Tips to Manage the First Month with your New Cat
Plan and Get Ready.
It seems simple enough to adopt a cat and bring it home, but there are few things to consider.
Cats are sensitive to new surroundings and some may hide under a bed or in a closet for days or even weeks.
You can avoid pitfalls with your new fur baby and help him or her adapt by following these guidelines:
Before You Bring Your Cat Home:
Cats are territorial, and coming into a new home leaves them feeling uneasy. There’s all that unexplored space, and who knows what may lurk there. Do him a favor and provide a small area to call his own for the first few days or weeks. A bathroom or laundry room works well. Furnish the room with cat amenities, such as food, water and a litter box. You’ll want to spend time with your cat, so make sure there’s a comfortable place for you to sit as well
Fill a litter box with one or two inches of litter and place it in his room where he can use it undisturbed. After all, everyone deserves some privacy when going potty, and this will help him like the litter box.
Set up a feeding station with food and water bowls. Locate it away from the litter box.
Cats love to get away from it all in small places, and you can provide one for your new cat as his own little safe haven. If he came home in a cat carrier, that might be a good choice. You can also make one by cutting a doorway for her in the end of a box. If you prefer, you can buy a covered cat bed at a pet supply store. In either case, make sure the space is big enough for the cat to stand up and turn around in. Cat “feng shui” requires that he or she be able to see the door to the room from his hidey hole.
Cats don’t bite their nails. Cats wear down their claws by scratching on things. So those cats do not scratch your chairs and sofa, give your cat with an acceptable scratching place. Some scratch items are made of corrugated cardboard and lie on the floor. Posts have to be tall enough so that the cat can extend himself upward to scratch. You can encourage your cat (once he has arrived) to use the post by sprinkling it with catnip or dangling a toy at the top. He’ll get the idea. You should put a scratching post in each room where there is soft furniture, to stop access to it.
- Apply sticky tape from pet supply stores to the corners of furniture to stop the cat scratching. Read this article if you think you want to de-claw your cat. https://www.petmd.com/cat/care/7-negative-side-effects-declawing-your-cat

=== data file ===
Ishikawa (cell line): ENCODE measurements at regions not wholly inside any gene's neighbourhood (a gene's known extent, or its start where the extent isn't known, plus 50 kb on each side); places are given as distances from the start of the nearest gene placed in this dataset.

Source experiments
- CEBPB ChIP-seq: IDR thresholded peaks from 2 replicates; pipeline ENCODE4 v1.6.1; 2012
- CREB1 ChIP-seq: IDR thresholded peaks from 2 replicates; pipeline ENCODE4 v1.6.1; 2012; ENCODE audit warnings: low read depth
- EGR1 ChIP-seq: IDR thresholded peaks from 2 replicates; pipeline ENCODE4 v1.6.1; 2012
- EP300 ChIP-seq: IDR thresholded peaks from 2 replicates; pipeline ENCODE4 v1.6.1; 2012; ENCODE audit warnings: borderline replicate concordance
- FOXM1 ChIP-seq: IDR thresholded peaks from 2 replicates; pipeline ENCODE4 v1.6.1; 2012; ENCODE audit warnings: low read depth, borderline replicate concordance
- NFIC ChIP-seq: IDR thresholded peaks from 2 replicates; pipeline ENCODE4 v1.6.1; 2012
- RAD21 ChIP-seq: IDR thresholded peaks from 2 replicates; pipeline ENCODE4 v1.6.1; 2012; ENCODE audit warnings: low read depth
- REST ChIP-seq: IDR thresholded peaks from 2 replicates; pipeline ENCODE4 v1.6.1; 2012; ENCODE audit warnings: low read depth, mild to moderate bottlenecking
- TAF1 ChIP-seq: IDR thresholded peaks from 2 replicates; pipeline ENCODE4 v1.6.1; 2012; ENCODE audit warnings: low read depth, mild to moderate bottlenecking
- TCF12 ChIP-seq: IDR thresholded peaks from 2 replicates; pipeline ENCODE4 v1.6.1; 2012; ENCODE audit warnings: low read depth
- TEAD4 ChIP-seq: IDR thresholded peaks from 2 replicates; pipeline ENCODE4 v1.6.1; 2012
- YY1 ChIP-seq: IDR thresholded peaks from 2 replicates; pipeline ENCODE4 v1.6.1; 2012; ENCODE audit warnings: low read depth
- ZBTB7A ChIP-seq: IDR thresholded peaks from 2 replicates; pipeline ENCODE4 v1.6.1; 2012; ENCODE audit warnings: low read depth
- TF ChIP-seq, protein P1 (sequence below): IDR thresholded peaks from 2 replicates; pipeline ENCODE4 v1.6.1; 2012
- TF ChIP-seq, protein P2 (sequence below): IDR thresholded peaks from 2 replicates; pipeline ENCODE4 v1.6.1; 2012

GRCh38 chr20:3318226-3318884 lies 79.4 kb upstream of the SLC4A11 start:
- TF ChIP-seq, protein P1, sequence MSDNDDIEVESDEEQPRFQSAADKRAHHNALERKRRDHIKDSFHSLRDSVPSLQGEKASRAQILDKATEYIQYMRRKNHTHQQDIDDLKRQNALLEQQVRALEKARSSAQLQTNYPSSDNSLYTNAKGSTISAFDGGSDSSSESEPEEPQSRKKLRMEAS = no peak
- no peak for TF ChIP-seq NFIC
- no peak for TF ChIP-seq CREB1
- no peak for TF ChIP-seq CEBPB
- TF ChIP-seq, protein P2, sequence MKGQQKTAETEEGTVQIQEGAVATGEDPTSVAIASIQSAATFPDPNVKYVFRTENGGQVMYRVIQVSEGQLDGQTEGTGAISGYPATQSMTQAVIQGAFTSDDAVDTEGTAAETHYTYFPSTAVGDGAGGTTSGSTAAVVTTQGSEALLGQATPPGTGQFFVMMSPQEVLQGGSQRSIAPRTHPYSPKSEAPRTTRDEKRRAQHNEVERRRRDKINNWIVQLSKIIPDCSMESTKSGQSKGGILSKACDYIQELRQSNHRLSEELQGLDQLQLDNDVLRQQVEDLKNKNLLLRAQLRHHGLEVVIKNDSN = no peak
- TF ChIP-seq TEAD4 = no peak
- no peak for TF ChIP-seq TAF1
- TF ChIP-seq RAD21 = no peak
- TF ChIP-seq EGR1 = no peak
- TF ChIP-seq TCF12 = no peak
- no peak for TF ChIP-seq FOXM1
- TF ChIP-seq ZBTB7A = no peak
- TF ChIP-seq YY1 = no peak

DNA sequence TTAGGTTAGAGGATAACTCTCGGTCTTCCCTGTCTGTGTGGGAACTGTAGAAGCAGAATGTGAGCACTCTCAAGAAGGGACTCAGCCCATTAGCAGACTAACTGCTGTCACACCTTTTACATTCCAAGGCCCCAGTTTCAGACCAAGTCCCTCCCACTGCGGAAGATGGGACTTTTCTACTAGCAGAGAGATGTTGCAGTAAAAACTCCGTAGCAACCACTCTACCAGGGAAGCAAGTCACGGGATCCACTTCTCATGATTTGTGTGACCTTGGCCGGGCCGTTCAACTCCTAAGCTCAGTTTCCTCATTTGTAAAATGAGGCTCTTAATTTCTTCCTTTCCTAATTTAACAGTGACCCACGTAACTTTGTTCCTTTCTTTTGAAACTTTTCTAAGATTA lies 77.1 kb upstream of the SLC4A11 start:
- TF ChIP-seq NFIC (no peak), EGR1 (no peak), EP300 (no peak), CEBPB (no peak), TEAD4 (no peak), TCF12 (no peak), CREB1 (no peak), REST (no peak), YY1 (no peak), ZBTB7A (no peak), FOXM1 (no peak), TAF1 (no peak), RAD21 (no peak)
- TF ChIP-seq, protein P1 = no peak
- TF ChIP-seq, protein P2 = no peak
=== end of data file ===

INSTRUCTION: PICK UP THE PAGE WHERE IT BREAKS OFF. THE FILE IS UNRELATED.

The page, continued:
- Look at your house with a curious cat’s eye view for its climbing and exploring potential. When your cat is comfortable in your home, you may find him on top of the upper kitchen cabinets! Make sure there’s nothing on display there or on other high shelves that can be knocked
- Look for holes or registers that leave ductwork accessible and cover them up. A kitten can slip into one of these. You won’t want firemen in the house, jackhammering the concrete floor to extract your cat.
- If possible, buy a cat tree for your new family member. Cats like to survey their territory, so a high perch is often a favored resting place.
- If there are other human family members, go over the ground rules about your new pet. Remind them not to startle him and to keep the door to his room shut.
- Bone up on how to introduce your cat to other pets. Keep her door closed other pets racing in will shock him or her. See also: New Cat Introductions and How to Live with Cats and Dogs. https://www.smalldogplace.com/dogs-and-cats-living-together.html
Now, you are ready for your cat’s homecoming. Bring her home in a cat carrier. It will feel safer to her. She has seen a lot of excitement, so take her straight to her new room. (Make sure the toilet lid is down, if she’s to acclimate in your bathroom.) Introduce her to the whole family, as everyone is going to want to see her. Remind them of the ground rules you’ve set up.
- Sit on the floor and let her come to you. Don’t force her. Just let her get acquainted on her own time. If she doesn’t approach, leave her alone and try again later. Some cats are particularly frightened, and she may retreat to her room hidey hole. She may not come out when you’re around at all. She may only come out at night when the house is quiet. Give her time.
- Your adopted cat may not eat much or at all at first. It’s best to give your cat the same food she had at the shelter or in her foster home, at least at first. Keeping some things familiar will make her feel more secure. Be sure to change her water at least daily and make sure that she is drinking. If your cat hasn’t eaten for a few days, call your vet to ask for advice.
It may take your cat a week or two to adjust. Be patient.
- Within a week of adoption, take your cat for her first wellness visit with a veterinarian. If you have a record of immunizations from the shelter, take it with you. Don’t have a vet? Check out this link. https://catfriendly.com/keep-your-cat-healthy/veterinary-care/choosing-a-veterinarian/
- As your cat adjusts, she’ll show signs that she wants to explore outside her safe haven. Let her explore and learn about her environment. Make sure other pets or family members won’t startle her. She may be ready to play, so you can furnish some toys. Many cats like feather wands from the pet supply store, but homemade toys are often favored. A wad of a tissue paper to bat around or a paper bag to hide in can be fun. For more ideas on how to keep your cat entertained. https://www.petplace.com/article/cats/pet-care/is-your-indoor-cat-bored-12-ways-to-prevent-boredom/
Congratulations! If you follow these tips, you’ll be on your way to having a well-adjusted feline family member.